U.S. home construction rose 4.3% in May, but on Wednesday the rebound seemed to do little for homebuilding stocks,
The Commerce Department said housing starts last month advanced to an annual rate of 974,000, up from a five-year low of 934,000 in April, marking the first increase since January.
Economists polled by Reuters had forecast almost 1.1 million units for May.
Shares of homebuilding companies, however, reacted tepidly to the news.
At last check Toll Brothers (TOL) - Get Report of Horsham, Pa., was off 1.3% to $33.63, Lennar (LEN) - Get Report, Miami, was little changed at $64, D.R. Horton (DHI) - Get Report, Arlington, Texas, was 1.4% higher at $58.83, and KB Home (KBH) - Get Report slipped 0.8% to $34.09.
While states have begun reopening after the coronavirus pandemic shutdown, Florida, Texas and Arizona this week set daily records for new coronavirus cases. The states were among 18 across the nation seeing a rise in cases from one week to the next, according to CNN.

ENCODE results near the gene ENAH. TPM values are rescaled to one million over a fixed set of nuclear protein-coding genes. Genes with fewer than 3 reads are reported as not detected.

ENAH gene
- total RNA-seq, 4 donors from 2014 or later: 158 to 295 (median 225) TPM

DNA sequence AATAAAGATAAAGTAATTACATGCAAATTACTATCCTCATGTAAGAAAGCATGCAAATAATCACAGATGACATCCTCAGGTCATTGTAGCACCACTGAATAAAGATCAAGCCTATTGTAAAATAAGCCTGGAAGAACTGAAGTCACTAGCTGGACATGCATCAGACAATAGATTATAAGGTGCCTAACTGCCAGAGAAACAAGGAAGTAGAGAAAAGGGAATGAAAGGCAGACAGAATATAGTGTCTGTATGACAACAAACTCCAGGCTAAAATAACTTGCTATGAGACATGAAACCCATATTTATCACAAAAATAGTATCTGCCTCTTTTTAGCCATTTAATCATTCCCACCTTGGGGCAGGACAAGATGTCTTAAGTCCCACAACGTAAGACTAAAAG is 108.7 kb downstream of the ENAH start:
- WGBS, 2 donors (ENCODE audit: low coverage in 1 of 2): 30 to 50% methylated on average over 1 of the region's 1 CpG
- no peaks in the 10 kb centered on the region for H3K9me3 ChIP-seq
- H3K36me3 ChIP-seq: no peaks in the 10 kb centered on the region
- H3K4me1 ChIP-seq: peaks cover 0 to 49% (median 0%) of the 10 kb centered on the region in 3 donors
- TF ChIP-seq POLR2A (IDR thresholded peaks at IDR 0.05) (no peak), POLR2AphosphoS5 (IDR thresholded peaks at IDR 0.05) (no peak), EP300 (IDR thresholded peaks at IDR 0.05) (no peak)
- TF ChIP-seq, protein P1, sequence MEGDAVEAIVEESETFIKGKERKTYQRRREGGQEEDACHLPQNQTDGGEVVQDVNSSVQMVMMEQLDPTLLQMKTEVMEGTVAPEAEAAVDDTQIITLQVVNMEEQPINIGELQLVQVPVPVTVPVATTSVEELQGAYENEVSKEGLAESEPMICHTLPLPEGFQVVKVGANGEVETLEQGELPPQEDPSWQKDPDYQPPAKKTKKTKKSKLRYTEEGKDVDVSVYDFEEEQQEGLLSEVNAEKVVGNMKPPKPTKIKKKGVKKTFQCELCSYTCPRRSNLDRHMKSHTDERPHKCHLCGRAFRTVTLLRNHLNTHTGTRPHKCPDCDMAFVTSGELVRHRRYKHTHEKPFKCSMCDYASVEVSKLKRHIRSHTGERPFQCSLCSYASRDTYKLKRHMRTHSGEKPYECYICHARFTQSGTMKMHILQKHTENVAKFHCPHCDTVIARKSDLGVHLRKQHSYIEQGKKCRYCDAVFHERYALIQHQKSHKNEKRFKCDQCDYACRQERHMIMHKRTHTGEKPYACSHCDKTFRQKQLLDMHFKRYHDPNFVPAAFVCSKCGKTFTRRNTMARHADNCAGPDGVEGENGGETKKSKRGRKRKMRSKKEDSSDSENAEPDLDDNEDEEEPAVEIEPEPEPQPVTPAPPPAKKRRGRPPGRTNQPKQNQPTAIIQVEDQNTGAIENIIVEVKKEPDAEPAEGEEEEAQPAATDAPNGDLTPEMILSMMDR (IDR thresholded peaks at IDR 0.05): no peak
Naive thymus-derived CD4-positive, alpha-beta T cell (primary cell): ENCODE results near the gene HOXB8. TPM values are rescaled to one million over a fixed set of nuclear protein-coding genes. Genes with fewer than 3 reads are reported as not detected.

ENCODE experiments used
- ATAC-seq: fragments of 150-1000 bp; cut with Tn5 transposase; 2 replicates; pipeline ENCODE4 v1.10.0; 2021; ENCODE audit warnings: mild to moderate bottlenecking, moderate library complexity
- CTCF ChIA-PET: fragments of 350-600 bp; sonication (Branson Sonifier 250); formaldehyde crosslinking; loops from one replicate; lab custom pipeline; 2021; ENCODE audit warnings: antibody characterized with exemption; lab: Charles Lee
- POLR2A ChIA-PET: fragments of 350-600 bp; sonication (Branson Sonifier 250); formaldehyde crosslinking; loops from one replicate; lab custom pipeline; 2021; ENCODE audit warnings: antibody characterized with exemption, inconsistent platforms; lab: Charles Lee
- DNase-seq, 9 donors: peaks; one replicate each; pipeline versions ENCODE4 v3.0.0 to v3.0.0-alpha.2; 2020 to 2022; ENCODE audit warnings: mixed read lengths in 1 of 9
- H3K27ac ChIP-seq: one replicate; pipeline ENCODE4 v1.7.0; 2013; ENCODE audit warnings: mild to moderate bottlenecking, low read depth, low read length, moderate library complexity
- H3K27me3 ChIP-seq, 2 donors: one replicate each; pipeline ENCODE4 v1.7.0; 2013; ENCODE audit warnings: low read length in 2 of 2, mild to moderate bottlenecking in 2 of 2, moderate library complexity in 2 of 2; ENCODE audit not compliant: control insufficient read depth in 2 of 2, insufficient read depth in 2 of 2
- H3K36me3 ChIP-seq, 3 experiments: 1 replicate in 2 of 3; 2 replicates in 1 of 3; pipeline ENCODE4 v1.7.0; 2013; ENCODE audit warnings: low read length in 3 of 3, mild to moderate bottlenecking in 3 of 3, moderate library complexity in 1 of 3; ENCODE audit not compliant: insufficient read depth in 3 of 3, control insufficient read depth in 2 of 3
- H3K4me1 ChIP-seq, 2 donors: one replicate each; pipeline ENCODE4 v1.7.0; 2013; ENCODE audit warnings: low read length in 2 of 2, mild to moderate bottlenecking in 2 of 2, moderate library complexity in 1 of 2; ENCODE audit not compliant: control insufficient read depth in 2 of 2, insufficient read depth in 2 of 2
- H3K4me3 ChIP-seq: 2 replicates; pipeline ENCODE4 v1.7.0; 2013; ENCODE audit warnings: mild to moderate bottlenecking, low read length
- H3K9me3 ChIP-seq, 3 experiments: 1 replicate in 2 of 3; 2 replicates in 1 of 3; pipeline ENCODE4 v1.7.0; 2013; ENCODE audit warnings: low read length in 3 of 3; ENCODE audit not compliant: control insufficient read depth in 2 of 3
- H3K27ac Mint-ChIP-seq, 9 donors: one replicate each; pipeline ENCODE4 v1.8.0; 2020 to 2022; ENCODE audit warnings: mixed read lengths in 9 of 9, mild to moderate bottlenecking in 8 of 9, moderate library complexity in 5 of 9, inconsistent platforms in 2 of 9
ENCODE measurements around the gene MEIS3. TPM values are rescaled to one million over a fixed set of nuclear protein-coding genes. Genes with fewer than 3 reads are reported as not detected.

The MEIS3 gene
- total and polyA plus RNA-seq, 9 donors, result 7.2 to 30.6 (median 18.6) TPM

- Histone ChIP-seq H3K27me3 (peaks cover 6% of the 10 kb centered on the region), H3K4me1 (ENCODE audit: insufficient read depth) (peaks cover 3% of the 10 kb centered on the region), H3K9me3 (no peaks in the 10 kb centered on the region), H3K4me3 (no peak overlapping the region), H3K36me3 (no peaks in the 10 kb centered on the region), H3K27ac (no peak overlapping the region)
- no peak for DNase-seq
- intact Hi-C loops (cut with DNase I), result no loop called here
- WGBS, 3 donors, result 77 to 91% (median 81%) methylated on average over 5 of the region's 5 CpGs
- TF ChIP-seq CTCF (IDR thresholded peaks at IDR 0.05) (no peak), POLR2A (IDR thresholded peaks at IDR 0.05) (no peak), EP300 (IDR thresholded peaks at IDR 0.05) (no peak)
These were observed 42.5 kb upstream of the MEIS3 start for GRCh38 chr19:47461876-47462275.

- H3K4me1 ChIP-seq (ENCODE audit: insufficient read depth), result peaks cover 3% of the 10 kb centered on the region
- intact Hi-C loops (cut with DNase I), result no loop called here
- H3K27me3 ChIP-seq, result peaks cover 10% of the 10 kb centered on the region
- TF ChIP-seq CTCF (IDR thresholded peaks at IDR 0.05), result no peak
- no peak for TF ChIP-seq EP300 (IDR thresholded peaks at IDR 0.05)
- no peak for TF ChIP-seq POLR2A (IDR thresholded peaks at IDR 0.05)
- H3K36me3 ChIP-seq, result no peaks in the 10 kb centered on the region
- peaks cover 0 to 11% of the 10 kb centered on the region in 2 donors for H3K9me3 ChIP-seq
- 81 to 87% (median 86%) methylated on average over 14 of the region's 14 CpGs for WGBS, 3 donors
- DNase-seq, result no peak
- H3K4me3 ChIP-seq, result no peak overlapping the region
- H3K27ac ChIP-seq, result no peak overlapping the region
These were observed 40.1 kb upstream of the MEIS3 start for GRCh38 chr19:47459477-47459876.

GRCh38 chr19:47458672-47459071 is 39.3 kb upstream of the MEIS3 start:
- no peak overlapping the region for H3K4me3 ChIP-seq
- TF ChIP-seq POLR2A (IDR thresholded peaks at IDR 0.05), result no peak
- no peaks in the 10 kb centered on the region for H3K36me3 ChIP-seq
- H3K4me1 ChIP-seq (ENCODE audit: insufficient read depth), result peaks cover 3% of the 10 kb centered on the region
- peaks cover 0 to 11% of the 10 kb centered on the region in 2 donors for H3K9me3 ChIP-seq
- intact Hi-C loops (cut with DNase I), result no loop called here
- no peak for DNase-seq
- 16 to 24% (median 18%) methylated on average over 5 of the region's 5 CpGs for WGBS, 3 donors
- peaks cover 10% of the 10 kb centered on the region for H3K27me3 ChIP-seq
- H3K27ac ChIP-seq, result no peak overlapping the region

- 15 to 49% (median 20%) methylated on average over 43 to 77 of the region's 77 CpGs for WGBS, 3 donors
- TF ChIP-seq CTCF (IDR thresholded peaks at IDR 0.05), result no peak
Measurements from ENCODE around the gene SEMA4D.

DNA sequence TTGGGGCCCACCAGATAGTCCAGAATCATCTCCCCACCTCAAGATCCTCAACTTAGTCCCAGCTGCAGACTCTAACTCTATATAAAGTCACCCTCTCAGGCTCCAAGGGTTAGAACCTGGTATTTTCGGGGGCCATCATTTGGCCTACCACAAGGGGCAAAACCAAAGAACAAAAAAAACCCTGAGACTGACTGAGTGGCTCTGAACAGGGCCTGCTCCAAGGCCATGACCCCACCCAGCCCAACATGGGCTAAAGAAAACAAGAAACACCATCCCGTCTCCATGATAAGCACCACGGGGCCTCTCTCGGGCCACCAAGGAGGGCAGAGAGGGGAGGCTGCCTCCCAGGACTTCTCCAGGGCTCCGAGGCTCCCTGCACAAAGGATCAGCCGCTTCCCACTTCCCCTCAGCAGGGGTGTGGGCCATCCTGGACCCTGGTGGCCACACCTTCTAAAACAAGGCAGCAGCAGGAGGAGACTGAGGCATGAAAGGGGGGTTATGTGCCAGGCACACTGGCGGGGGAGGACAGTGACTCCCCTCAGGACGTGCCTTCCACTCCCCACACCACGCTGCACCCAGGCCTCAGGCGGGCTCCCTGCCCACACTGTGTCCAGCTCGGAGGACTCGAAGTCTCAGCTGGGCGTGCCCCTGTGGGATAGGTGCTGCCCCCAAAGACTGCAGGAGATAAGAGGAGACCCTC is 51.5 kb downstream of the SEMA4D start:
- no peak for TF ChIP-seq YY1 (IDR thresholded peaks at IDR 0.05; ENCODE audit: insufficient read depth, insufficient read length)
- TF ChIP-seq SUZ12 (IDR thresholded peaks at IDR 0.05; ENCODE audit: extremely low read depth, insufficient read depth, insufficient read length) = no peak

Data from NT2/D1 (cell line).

Several analysts raised their price targets for Lennar, which reported strong second-quarter numbers, citing homebuyers moving to less densely populated areas as one driver of the results.
Wells Fargo analyst Truman Patterson increased his price target on Lennar to $72 from $67 while affirming an overweight rating on the shares.
While Patterson said the near- and long-term prospects for Lennar and the market remain favorable for a variety of reasons, the path could be choppy.
The analyst said Lennar's internal cost reduction and efficiency initiatives are helping the company widen its gross-profit margins.
Separately, U.S. mortgage rates fell to a record low again last week, prompting the biggest rise in purchase applications in more than a decade.
Also, the National Association of Homebuilders said Tuesday that builder confidence in the market for newly built single-family homes jumped 21 points to 58 in June. Any reading above 50 indicates a positive market, the association said.
"As the nation reopens, housing is well-positioned to lead the economy forward,” NAHB Chairman Dean Mon said in a statement. “Inventory is tight, mortgage applications are increasing, interest rates are low and confidence is rising."
Federal Reserve Chairman Jerome Powell is scheduled to testify - virtually - on monetary policy before the House Financial Services Committee on Wednesday at noon U.S. Eastern.